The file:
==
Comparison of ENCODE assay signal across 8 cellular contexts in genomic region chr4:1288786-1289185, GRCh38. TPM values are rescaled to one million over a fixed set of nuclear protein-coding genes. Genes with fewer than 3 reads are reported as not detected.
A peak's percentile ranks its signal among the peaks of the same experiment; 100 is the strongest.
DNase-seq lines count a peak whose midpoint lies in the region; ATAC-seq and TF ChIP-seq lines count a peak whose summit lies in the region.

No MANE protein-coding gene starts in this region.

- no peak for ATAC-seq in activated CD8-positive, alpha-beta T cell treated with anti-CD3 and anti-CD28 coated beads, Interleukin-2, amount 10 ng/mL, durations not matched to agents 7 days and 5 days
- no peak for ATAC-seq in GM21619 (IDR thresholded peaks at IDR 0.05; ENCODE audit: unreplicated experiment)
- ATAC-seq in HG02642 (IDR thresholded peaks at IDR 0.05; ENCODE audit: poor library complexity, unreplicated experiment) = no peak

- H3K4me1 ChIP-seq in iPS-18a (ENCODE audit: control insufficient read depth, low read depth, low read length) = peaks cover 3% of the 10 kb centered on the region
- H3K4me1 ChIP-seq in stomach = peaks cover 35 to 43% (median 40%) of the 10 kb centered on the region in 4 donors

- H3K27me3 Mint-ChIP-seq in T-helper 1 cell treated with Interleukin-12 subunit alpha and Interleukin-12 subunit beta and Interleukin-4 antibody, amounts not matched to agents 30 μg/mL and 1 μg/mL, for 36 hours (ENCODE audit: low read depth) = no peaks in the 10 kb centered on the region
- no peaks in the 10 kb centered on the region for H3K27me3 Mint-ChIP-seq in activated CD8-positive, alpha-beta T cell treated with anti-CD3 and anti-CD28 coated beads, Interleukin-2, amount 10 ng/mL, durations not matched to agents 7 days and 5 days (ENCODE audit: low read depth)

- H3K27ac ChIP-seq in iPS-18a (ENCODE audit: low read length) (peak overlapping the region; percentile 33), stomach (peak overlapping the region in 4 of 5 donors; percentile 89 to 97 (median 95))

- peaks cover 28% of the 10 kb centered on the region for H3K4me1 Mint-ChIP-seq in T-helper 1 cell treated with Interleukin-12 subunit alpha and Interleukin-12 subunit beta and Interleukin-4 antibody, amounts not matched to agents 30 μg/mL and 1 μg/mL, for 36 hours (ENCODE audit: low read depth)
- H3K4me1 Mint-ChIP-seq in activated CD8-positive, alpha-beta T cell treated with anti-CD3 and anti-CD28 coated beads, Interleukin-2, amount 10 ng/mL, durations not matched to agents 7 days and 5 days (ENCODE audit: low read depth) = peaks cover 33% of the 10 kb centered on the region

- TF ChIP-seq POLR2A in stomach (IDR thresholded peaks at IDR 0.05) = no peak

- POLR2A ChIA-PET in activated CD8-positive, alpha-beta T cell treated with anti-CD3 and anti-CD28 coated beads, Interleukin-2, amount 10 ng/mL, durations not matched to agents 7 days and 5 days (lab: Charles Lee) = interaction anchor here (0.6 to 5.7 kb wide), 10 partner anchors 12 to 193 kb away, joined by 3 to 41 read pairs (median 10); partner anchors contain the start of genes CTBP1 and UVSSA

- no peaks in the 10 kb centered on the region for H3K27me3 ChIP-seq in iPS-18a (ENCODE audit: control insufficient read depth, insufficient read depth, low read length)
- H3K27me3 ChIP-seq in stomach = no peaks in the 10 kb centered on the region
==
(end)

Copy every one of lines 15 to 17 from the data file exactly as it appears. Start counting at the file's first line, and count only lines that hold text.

- TF ChIP-seq POLR2A in stomach (IDR thresholded peaks at IDR 0.05) = no peak

- POLR2A ChIA-PET in activated CD8-positive, alpha-beta T cell treated with anti-CD3 and anti-CD28 coated beads, Interleukin-2, amount 10 ng/mL, durations not matched to agents 7 days and 5 days (lab: Charles Lee) = interaction anchor here (0.6 to 5.7 kb wide), 10 partner anchors 12 to 193 kb away, joined by 3 to 41 read pairs (median 10); partner anchors contain the start of genes CTBP1 and UVSSA

- no peaks in the 10 kb centered on the region for H3K27me3 ChIP-seq in iPS-18a (ENCODE audit: control insufficient read depth, insufficient read depth, low read length)